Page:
Abstract
Fire spread in the Wildland–Urban Interface (WUI) can occur due to direct flame contact, convection, radiation, firebrand attack, or their combinations. Out of them, firebrand attack significantly contributes to damaging structures. To improve the resistance of buildings in wildfire-prone areas, the Australian Standards [...] Read more.
Fire spread in the Wildland–Urban Interface (WUI) can occur due to direct flame contact, convection, radiation, firebrand attack, or their combinations. Out of them, firebrand attack significantly contributes to damaging structures. To improve the resistance of buildings in wildfire-prone areas, the Australian Standards AS3959 provides construction requirements introducing Bushfire Attack Levels (BAL) based on quantified radiation heat flux. However, quantifying firebrand attack presents challenges, and the standard does not provide specific recommendations in this regard. This study aims to address this research gap by quantifying firebrand flux on houses according to the BALs in Mallee/Mulga-dominated vegetation using physics-based modelling. The study follows the AS3959 vegetation classifications and fire-weather conditions. The study considers Fire Danger Indices (FDI) of 100, 80, and 50 and identifies the housing components most susceptible to firebrand attack and radiant heat flux. The findings reveal an increasing firebrand flux with higher BAL values across all FDIs, with a greater percentage difference observed between FDIs 50 and 80 compared to FDIs 80 and 100. Furthermore, an exponential relationship is found between radiative heat flux and firebrand flux. This research contributes the development of effective strategies to mitigate the firebrand danger and enhance the resilience of structures to enhance AS3959. Full article
(This article belongs to the Special Issue Understanding and Managing Extreme Wildland Fires)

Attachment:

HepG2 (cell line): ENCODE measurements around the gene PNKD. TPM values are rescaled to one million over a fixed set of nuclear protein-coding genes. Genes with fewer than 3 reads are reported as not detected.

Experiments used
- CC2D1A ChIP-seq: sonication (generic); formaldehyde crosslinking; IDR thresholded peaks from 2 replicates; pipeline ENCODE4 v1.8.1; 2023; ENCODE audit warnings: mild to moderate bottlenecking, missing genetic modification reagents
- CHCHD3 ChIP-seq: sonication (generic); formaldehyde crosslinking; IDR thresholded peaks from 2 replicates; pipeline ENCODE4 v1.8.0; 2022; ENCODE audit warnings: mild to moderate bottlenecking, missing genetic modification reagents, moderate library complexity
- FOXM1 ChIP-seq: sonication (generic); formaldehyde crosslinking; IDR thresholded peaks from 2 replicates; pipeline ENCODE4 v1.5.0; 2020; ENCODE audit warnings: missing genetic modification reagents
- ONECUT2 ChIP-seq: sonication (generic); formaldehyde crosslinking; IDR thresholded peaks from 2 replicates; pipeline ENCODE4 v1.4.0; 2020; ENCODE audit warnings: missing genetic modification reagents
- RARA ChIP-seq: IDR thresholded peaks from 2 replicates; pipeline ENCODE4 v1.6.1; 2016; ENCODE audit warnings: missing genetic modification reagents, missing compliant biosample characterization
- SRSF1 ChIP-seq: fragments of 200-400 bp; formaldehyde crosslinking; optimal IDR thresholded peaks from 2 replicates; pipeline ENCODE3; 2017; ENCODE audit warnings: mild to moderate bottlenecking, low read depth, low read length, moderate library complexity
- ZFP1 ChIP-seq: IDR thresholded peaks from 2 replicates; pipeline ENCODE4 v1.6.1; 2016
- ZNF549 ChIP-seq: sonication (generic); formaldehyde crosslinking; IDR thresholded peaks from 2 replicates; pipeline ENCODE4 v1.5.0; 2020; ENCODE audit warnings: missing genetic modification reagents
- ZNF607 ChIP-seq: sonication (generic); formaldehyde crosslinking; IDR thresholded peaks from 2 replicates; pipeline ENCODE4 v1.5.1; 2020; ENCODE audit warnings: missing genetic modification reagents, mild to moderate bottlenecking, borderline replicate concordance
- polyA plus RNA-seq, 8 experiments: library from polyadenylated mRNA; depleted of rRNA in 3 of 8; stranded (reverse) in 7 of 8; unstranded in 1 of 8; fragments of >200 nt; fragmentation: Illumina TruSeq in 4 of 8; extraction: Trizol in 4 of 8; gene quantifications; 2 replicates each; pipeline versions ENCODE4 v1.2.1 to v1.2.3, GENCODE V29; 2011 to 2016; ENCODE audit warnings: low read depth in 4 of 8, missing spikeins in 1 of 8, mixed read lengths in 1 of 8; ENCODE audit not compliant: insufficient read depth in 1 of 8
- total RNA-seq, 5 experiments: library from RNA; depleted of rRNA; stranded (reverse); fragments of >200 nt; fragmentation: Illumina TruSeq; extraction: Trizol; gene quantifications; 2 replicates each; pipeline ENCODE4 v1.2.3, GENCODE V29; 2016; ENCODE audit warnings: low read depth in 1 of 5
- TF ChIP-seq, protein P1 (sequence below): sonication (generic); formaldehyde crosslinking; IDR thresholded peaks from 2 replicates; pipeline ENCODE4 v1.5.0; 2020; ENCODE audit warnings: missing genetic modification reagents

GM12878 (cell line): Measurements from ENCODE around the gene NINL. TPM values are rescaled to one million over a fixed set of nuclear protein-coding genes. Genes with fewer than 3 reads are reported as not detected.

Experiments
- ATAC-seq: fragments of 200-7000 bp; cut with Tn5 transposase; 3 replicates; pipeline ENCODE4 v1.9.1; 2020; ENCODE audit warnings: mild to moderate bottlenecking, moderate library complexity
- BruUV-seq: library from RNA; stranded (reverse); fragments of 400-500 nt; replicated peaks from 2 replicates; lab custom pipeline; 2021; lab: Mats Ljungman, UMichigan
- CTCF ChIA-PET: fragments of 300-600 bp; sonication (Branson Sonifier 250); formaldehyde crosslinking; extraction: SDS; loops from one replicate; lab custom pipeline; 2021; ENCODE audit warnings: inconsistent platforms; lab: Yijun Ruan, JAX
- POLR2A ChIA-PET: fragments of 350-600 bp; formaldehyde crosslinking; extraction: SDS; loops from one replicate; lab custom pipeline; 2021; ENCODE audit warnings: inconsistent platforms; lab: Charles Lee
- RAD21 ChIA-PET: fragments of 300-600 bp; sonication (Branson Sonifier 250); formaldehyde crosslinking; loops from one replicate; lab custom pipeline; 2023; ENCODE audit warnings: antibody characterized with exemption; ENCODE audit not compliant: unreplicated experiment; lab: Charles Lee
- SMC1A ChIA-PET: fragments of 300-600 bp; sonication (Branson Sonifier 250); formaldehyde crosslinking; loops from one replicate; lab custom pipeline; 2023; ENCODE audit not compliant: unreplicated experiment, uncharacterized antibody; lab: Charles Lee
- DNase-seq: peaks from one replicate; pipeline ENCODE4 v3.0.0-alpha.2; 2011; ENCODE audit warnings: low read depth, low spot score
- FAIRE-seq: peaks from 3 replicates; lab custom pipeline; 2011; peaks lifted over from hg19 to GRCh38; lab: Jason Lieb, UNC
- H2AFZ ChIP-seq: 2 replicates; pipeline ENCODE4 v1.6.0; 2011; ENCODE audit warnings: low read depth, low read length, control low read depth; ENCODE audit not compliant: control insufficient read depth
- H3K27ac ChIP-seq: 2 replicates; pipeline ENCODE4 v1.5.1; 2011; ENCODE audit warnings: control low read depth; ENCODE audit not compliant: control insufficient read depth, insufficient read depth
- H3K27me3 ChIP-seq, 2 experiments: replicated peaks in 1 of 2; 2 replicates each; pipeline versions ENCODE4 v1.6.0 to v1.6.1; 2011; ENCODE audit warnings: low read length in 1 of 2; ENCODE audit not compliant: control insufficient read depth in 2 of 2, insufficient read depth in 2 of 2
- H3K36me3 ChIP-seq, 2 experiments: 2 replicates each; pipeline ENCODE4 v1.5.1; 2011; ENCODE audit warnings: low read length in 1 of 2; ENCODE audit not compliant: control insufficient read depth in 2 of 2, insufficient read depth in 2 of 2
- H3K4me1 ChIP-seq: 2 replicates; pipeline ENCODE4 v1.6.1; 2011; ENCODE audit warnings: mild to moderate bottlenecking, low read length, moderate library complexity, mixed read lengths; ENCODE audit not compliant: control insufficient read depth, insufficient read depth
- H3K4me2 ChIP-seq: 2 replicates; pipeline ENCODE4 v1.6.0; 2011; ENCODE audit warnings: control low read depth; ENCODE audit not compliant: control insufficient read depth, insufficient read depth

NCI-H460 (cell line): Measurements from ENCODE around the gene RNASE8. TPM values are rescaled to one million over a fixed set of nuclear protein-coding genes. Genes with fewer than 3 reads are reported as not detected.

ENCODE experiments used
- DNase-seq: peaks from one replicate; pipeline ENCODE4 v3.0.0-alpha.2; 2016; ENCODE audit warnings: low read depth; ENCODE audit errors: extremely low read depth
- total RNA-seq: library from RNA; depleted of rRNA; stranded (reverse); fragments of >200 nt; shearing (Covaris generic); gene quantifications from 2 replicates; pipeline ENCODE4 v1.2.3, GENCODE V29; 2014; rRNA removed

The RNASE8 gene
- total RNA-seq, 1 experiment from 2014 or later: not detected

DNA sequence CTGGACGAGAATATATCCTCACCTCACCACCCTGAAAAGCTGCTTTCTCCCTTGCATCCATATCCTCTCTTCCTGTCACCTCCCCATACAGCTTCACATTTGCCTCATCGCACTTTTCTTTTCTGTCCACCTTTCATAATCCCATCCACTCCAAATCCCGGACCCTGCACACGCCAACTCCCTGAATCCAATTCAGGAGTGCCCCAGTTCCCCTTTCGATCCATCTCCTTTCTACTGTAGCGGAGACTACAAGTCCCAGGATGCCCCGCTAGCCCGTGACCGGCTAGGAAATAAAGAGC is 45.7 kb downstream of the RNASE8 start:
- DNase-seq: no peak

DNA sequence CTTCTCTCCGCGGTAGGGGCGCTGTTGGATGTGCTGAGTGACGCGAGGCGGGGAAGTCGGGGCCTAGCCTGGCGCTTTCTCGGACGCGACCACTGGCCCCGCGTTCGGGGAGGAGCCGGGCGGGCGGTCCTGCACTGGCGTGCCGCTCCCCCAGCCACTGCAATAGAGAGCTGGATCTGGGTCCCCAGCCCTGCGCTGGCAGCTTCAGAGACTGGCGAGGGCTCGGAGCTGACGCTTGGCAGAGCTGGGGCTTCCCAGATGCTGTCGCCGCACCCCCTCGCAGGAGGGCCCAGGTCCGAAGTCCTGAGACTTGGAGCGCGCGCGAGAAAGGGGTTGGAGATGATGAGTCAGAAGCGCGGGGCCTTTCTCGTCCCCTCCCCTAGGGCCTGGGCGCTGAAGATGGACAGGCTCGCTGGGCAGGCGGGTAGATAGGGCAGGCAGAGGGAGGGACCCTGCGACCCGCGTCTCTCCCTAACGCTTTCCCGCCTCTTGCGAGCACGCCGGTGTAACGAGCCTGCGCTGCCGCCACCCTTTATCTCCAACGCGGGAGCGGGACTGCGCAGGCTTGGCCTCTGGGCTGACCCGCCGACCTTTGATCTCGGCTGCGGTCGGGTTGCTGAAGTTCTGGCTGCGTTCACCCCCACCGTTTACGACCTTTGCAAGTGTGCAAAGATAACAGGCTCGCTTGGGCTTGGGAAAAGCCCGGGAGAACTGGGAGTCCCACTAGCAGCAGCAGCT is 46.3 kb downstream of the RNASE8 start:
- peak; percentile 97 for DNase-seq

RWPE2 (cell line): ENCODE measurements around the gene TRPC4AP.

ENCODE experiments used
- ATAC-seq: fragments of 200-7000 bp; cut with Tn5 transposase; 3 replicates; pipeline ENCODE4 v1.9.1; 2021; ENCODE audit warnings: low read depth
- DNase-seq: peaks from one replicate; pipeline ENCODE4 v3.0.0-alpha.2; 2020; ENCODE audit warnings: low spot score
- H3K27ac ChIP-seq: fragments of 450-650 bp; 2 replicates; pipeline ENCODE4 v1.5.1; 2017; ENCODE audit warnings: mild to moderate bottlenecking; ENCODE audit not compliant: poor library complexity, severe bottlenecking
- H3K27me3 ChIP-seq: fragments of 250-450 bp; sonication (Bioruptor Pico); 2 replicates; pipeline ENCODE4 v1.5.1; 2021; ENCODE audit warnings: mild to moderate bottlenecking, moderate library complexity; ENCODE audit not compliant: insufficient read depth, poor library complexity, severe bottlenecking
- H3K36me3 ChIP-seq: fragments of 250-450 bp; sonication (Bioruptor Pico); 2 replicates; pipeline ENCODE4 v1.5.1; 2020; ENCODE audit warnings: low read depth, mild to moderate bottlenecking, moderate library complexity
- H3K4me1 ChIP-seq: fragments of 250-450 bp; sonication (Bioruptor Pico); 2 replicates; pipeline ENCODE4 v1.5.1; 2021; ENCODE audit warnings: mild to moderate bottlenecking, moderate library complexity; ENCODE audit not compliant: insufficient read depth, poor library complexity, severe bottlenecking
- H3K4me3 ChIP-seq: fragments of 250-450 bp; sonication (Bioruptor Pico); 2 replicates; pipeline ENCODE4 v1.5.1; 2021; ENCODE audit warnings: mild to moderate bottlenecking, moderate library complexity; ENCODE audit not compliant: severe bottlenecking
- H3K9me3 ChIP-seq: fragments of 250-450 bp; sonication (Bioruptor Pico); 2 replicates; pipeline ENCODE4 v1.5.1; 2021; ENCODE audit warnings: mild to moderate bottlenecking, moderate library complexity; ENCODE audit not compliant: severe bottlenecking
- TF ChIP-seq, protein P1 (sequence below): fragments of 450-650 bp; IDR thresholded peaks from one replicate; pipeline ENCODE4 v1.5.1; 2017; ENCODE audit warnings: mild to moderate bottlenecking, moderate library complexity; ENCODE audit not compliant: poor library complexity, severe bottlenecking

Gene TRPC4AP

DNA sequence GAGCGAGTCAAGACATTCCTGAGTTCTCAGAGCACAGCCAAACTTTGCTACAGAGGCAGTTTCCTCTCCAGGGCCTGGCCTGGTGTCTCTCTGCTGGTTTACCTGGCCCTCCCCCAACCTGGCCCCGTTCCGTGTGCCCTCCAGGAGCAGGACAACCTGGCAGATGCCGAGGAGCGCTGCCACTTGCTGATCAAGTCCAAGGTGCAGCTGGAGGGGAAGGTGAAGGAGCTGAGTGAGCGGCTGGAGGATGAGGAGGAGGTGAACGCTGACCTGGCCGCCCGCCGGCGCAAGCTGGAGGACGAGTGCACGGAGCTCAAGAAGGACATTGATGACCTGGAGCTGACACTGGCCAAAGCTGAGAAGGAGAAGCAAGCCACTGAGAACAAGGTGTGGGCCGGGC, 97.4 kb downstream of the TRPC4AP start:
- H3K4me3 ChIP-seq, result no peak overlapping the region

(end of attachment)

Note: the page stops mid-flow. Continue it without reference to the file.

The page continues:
Show Figures

Figure 1

34 pages, 11675 KiB  
Article
Field-Scale Physical Modelling of Grassfire Propagation on Sloped Terrain under Low-Speed Driving Wind
by Jasmine Innocent, Duncan Sutherland and Khalid Moinuddin
Fire 2023, 6(10), 406; https://doi.org/10.3390/fire6100406 - 20 Oct 2023
Cited by 1 | Viewed by 1459
Abstract
Driving wind and slope of terrain can increase the rate of surface fire propagation. Previous physical modelling under higher driving wind (3–12.5 m/s) on slopes (Innocent et al., IJWF, 2023, 32(4), pp. 496–512 and 513–530) demonstrated that the averaged rate of fire [...] Read more.
Driving wind and slope of terrain can increase the rate of surface fire propagation. Previous physical modelling under higher driving wind (3–12.5 m/s) on slopes (Innocent et al., IJWF, 2023, 32(4), pp. 496–512 and 513–530) demonstrated that the averaged rate of fire spread (RoS) varied from that of empirical models. This study investigates the potential for better agreement at lower wind velocities (0.1 and 1 m/s), since empirical models are typically developed from experimental studies conducted under benign wind conditions. The same physical model WFDS is used. The results are analysed to understand the behaviour of various parameters (RoS, fire isochrone progression, fire intensity, flame dynamics, and heat fluxes) across different slopes. The RoS–slope angle relationship closely fits an exponential model, aligning with the findings from most experimental studies. The relative RoSs are aligned more closely with the Australian and Rothermel models’ slope corrections for 0.1 and 1 m/s, respectively. The relationship between flame length and fire intensity matches predictions from an empirical power–law correlation. Flame and plume dynamics reveal that the plume rises at a short distance from the ignition line and fire propagation is primarily buoyancy-driven. The Byram number analysis shows buoyancy-dominated fire propagation at these lower wind velocities. Convective heat fluxes are found to be more significant at greater upslopes. The study confirmed that “lighter & drier” fuel parameters accelerated the fire front movement, increasing the RoS by approximately 57–60% compared to the original parameters. Overall, this study underscores the nuanced interplay of wind speed, slope, and other factors in influencing grassfire behaviour, providing valuable insights for predictive modelling and firefighting strategies. Full article
(This article belongs to the Special Issue Understanding and Managing Extreme Wildland Fires)
Show Figures

Figure 1

Back to TopTop